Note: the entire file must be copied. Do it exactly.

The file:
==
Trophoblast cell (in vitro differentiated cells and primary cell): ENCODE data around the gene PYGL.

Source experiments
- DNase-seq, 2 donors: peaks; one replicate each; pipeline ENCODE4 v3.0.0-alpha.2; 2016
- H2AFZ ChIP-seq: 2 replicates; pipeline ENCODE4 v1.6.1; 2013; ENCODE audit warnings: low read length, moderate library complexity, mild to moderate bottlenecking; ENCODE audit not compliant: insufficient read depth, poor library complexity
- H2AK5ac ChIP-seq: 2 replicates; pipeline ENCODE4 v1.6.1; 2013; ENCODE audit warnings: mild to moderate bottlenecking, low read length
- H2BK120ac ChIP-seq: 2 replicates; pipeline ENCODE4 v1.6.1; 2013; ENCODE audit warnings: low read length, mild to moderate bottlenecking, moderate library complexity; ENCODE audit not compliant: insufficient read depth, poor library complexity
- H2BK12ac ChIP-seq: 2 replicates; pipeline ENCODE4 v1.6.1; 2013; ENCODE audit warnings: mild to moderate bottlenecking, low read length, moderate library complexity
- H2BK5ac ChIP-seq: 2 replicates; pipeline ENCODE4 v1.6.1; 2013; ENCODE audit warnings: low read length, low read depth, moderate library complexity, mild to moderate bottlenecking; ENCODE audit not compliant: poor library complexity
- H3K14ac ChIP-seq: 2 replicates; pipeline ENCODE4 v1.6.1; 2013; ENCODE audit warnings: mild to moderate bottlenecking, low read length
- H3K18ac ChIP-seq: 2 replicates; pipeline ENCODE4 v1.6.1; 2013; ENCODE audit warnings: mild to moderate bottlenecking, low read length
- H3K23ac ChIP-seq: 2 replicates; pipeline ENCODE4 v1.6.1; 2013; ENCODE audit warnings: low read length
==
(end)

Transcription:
Trophoblast cell (in vitro differentiated cells and primary cell): ENCODE data around the gene PYGL.

Source experiments
- DNase-seq, 2 donors: peaks; one replicate each; pipeline ENCODE4 v3.0.0-alpha.2; 2016
- H2AFZ ChIP-seq: 2 replicates; pipeline ENCODE4 v1.6.1; 2013; ENCODE audit warnings: low read length, moderate library complexity, mild to moderate bottlenecking; ENCODE audit not compliant: insufficient read depth, poor library complexity
- H2AK5ac ChIP-seq: 2 replicates; pipeline ENCODE4 v1.6.1; 2013; ENCODE audit warnings: mild to moderate bottlenecking, low read length
- H2BK120ac ChIP-seq: 2 replicates; pipeline ENCODE4 v1.6.1; 2013; ENCODE audit warnings: low read length, mild to moderate bottlenecking, moderate library complexity; ENCODE audit not compliant: insufficient read depth, poor library complexity
- H2BK12ac ChIP-seq: 2 replicates; pipeline ENCODE4 v1.6.1; 2013; ENCODE audit warnings: mild to moderate bottlenecking, low read length, moderate library complexity
- H2BK5ac ChIP-seq: 2 replicates; pipeline ENCODE4 v1.6.1; 2013; ENCODE audit warnings: low read length, low read depth, moderate library complexity, mild to moderate bottlenecking; ENCODE audit not compliant: poor library complexity
- H3K14ac ChIP-seq: 2 replicates; pipeline ENCODE4 v1.6.1; 2013; ENCODE audit warnings: mild to moderate bottlenecking, low read length
- H3K18ac ChIP-seq: 2 replicates; pipeline ENCODE4 v1.6.1; 2013; ENCODE audit warnings: mild to moderate bottlenecking, low read length
- H3K23ac ChIP-seq: 2 replicates; pipeline ENCODE4 v1.6.1; 2013; ENCODE audit warnings: low read length